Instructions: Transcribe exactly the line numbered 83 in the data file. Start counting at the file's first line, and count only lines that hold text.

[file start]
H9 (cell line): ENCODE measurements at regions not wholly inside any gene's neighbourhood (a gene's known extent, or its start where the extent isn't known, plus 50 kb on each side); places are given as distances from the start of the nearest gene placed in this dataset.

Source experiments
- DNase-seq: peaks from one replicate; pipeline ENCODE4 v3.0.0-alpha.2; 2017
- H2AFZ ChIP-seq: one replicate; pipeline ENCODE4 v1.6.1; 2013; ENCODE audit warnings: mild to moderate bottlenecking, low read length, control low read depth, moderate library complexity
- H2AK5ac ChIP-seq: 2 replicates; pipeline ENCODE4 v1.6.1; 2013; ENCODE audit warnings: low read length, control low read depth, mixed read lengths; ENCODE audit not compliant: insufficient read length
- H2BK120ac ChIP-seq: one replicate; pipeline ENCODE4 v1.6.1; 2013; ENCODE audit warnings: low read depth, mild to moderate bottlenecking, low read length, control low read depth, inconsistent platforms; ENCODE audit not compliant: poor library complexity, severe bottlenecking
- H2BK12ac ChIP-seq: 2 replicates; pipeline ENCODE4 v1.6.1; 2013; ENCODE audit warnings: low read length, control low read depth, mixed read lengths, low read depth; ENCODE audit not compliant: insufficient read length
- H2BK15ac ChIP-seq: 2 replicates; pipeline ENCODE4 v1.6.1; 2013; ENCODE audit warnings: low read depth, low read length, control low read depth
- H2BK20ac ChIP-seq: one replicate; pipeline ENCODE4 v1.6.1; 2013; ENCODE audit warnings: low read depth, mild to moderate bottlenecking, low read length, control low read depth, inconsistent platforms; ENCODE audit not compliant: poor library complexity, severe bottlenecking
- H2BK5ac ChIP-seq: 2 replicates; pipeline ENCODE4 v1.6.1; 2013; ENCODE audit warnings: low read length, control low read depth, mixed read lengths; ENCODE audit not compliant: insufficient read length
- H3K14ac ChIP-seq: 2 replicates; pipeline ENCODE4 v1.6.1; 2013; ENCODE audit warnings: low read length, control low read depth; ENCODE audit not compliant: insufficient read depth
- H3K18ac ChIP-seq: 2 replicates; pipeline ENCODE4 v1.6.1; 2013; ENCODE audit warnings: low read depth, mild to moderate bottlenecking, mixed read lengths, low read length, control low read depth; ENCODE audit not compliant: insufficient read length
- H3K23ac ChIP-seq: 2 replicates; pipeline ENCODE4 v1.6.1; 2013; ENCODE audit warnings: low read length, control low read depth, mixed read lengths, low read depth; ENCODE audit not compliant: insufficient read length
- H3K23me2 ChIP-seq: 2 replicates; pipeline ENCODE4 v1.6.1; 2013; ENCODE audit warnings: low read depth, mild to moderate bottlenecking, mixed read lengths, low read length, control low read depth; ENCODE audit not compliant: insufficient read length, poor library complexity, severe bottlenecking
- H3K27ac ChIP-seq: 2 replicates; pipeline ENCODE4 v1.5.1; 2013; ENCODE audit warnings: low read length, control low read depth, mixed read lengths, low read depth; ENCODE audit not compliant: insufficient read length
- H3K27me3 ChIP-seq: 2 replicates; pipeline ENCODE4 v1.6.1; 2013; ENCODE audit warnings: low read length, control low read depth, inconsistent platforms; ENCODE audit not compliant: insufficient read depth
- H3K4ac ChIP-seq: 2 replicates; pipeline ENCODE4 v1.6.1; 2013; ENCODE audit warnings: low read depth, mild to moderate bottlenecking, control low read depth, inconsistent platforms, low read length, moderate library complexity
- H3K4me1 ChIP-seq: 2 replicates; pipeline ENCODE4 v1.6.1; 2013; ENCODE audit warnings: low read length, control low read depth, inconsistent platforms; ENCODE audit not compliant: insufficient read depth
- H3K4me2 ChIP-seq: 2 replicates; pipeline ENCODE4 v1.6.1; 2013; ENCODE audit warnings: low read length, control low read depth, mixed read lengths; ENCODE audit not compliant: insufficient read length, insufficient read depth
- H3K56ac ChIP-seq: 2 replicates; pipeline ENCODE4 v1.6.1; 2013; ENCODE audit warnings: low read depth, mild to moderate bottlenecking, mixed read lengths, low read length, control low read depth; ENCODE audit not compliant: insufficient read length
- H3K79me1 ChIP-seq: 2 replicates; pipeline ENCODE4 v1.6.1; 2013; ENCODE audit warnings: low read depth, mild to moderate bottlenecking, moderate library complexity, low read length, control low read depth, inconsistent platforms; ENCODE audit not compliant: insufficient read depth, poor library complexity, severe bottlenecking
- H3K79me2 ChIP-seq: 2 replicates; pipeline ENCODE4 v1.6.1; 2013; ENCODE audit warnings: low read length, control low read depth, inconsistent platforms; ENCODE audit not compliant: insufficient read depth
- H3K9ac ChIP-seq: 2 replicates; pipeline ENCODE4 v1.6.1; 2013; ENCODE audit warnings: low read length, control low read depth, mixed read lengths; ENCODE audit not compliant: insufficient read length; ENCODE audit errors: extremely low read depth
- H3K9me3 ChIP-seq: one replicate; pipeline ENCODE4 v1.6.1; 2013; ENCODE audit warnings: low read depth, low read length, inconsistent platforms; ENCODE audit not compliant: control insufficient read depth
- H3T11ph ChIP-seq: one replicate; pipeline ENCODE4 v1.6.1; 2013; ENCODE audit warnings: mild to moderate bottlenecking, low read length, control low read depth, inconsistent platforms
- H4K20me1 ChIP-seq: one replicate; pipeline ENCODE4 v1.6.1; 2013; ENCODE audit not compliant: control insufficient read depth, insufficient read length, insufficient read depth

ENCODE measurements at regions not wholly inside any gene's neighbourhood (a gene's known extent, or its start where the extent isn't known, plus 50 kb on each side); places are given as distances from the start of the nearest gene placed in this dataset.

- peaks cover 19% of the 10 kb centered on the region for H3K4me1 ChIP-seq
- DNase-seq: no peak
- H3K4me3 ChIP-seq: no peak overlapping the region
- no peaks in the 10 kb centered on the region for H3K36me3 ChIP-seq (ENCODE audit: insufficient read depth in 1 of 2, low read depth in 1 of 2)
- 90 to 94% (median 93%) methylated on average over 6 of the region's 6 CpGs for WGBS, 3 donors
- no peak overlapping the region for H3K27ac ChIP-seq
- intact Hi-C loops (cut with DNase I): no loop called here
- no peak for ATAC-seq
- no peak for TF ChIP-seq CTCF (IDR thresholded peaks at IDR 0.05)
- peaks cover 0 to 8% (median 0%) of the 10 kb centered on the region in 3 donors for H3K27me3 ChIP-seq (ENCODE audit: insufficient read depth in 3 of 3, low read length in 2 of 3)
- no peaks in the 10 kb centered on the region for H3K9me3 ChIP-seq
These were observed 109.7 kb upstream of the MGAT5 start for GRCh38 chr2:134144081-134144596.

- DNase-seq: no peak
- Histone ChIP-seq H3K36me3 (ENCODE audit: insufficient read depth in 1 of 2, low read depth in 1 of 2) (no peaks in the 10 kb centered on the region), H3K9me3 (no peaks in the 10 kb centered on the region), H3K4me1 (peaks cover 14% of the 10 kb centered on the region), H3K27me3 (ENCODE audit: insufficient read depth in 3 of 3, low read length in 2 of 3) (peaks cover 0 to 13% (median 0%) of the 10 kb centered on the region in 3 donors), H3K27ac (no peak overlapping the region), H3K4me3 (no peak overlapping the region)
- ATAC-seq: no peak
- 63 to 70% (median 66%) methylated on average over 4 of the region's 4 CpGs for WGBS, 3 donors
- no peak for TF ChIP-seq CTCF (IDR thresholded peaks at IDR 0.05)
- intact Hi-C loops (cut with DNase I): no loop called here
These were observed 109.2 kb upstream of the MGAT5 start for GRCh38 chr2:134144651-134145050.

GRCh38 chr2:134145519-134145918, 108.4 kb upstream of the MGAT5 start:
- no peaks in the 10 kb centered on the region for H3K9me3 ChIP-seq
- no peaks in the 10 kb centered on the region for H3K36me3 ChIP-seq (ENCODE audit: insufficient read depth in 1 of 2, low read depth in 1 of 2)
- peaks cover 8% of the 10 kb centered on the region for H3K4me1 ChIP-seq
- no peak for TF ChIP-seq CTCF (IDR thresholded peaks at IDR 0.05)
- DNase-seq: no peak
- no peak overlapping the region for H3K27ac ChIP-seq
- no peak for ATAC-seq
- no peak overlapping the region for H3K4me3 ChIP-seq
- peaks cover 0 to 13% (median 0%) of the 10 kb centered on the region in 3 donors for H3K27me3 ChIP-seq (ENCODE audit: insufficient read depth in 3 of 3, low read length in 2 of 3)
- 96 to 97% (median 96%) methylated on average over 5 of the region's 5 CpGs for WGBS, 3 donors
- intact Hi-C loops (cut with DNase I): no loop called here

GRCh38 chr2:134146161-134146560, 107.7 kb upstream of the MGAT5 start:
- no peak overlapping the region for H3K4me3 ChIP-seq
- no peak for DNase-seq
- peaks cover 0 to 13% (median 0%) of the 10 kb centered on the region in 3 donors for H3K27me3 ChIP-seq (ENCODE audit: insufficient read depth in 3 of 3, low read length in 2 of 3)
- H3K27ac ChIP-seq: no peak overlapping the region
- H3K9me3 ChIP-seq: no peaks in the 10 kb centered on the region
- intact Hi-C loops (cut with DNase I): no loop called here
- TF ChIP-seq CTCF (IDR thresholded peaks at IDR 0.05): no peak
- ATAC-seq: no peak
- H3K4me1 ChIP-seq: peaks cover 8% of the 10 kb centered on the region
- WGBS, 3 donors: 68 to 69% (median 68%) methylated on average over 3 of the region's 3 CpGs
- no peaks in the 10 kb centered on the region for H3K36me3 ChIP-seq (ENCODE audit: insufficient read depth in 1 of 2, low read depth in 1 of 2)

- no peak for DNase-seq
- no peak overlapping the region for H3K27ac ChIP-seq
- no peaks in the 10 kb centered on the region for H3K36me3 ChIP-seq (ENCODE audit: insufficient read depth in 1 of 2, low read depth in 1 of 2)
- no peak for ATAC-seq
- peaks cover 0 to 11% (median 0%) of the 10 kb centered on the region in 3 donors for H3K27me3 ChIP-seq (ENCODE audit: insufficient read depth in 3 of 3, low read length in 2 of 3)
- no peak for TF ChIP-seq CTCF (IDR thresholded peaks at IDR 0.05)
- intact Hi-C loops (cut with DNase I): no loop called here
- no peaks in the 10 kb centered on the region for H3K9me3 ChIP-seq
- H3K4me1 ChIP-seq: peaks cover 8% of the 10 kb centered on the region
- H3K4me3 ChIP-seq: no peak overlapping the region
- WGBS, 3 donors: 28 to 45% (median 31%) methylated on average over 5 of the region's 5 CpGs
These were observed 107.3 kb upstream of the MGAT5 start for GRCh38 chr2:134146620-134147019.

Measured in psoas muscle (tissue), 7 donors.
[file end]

Measured in psoas muscle (tissue), 7 donors.